1210: Mr Cameron says it is unfair to impose "retrospective" taxes on car owners. Mr Brown says Mr Cameron is "backing away" from his own proposals.
1209: Speaker Michael Martin castigates shadow schools secretary Michael Gove for shouting.
1203: Tory leader David Cameron accuses the government of a "tax hike" on family cars, and asks whether the government will give one of his "trademark U-turns". He says green taxes should be "offset" by fewer family taxes and that people will be worse off. Mr Brown says the details are in the Budget documents and urges the Tory leader to agree with him. But Mr Cameron says that "if a company director got up and made a statement like that, the authorities would be after him". However, Mr Brown argues that more cars are "less polluting" as a result of recent measures. He says Mr Cameron is "sounding more and more like a used car salesman".
1202: The PM says carrying knives is "unacceptable" and that the average sentence for doing so is rising.
1200: We are off. Gordon Brown sends his condolences to the family of a marine who died recently.
1158:: As the final minutes tick by before PMQs, BBC political editor Nick Robinson tells BBC Two's The Daily Politics he thinks David Cameron and Nick Clegg will not mention the 42-day terror detention plan, making PMQs "unpredictable".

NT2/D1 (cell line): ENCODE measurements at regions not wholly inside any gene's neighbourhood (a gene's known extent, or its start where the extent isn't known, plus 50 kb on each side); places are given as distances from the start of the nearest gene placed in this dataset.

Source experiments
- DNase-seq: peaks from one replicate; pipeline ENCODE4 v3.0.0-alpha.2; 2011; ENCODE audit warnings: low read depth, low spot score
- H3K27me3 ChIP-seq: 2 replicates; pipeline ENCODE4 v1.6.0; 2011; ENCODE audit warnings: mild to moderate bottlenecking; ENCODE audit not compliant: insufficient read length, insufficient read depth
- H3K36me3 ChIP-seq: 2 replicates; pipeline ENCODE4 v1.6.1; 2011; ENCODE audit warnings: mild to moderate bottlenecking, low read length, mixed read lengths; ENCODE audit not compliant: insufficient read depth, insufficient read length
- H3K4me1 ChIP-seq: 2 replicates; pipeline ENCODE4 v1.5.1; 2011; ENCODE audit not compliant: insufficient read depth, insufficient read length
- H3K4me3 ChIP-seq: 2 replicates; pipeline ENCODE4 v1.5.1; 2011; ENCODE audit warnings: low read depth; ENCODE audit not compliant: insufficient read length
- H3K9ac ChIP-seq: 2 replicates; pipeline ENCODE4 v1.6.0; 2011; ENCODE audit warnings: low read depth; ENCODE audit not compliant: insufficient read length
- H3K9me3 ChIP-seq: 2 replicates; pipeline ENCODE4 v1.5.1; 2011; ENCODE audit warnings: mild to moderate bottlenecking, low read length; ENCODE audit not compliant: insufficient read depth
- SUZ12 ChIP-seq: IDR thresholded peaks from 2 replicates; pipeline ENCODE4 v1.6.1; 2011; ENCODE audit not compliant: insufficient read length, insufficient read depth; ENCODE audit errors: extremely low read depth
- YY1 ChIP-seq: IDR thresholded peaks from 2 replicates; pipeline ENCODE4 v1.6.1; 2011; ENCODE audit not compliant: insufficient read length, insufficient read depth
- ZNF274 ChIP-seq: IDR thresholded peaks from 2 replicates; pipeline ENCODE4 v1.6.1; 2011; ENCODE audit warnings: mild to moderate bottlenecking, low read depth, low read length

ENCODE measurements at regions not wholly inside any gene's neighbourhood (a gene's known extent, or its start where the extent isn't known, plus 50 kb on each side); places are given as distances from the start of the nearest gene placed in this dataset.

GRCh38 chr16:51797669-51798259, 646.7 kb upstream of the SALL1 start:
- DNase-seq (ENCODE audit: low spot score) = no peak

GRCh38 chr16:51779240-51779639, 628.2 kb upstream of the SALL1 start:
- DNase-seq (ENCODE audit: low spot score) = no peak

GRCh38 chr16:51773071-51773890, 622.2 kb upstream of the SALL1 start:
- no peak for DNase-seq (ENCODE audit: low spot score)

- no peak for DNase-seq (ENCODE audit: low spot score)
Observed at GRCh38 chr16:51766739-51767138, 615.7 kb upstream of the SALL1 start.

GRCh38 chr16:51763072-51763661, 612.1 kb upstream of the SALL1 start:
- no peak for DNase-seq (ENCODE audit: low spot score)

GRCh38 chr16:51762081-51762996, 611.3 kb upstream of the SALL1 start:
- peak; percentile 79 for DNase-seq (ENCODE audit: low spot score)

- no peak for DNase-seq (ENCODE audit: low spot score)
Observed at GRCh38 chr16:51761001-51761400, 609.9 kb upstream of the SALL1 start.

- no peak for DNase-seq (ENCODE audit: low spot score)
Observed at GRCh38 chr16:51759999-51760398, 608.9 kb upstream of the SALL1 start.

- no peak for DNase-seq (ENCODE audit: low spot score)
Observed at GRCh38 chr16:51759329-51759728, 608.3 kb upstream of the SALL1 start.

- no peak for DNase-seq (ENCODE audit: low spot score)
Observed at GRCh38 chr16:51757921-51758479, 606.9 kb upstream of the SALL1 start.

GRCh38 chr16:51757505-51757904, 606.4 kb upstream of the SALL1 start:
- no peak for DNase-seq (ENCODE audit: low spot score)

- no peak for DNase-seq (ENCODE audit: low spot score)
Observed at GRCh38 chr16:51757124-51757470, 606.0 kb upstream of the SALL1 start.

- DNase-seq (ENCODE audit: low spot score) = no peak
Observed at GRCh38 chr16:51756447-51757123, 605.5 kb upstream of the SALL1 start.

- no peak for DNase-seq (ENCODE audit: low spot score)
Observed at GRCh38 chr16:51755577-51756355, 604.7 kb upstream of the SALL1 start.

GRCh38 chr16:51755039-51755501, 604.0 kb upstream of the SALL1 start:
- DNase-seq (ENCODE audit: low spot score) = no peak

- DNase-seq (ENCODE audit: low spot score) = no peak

1146: The prime minister is on his way from Downing Street to Parliament and MPs are making their way to the Commons, where Scotland Questions are taking place.
1145: Gordon Brown could be set for a rough time in his first PMQs since Labour lost the Crewe and Nantwich seat to the Conservatives in a by-election. Tory leader David Cameron may wish to taunt the PM about this or criticise the government's plans to extend pre-charge terror detentions to 42 days, which look set for a tight vote next week.
1140: Welcome. This week we'll be doing all the usual point-by-point coverage during the half hour prime minister's questions session from 1200. I'll be adding in expert comments from BBC TV and radio coverage before, during and afterwards as well as adding a taster of your views. Political correspondent David Thompson will add his instant verdict and later you will be able to watch the whole session and Nick Robinson's verdict on this page. You can follow all the updates on your mobile phone via the BBC's mobile website or keep across the key moments via our Twitter site.
Mr Brown appears to be totally unaware that the motorist, either private or a haulage company, is not a bottomless source of money. Rob Warlow, Poynton, Cheshire
Jaqui [1240 on Key Points], you can be a subject if you want. Personally, I'm a citizen no matter what anyone says, thinks or does. They can call me a subject, but the only thing I'm subject to is the law of the land, not a person. Rees, Bridgwater
Mr Brown is perfectly correct to say citizen. The term "British subject" was abolished in the 1981 Nationality Act. Jack, Chester
David Cameron comes across as a smug, gloating ex-public schoolboy. Fair enough - that is the only genuine thing about him. Bill, Basing
There are two problems with Gordon Brown: one is that his ears need syringing as he seems unable to listen to anyone, and secondly, he has a mental problem in that he's convinced he's God. Sue Hudson, London